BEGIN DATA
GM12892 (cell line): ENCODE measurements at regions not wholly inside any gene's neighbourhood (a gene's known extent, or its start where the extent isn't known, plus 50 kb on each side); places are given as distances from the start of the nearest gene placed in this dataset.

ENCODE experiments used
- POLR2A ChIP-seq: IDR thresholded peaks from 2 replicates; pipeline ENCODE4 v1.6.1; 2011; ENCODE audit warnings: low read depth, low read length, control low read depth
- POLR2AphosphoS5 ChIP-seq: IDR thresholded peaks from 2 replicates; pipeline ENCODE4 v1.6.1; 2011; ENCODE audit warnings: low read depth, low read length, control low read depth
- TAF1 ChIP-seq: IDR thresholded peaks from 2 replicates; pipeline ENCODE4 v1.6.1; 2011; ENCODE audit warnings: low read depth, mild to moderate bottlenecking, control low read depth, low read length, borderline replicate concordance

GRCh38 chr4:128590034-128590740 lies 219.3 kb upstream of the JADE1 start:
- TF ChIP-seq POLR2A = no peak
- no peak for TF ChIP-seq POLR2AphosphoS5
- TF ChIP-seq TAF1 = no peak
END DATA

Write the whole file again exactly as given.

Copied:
GM12892 (cell line): ENCODE measurements at regions not wholly inside any gene's neighbourhood (a gene's known extent, or its start where the extent isn't known, plus 50 kb on each side); places are given as distances from the start of the nearest gene placed in this dataset.

ENCODE experiments used
- POLR2A ChIP-seq: IDR thresholded peaks from 2 replicates; pipeline ENCODE4 v1.6.1; 2011; ENCODE audit warnings: low read depth, low read length, control low read depth
- POLR2AphosphoS5 ChIP-seq: IDR thresholded peaks from 2 replicates; pipeline ENCODE4 v1.6.1; 2011; ENCODE audit warnings: low read depth, low read length, control low read depth
- TAF1 ChIP-seq: IDR thresholded peaks from 2 replicates; pipeline ENCODE4 v1.6.1; 2011; ENCODE audit warnings: low read depth, mild to moderate bottlenecking, control low read depth, low read length, borderline replicate concordance

GRCh38 chr4:128590034-128590740 lies 219.3 kb upstream of the JADE1 start:
- TF ChIP-seq POLR2A = no peak
- no peak for TF ChIP-seq POLR2AphosphoS5
- TF ChIP-seq TAF1 = no peak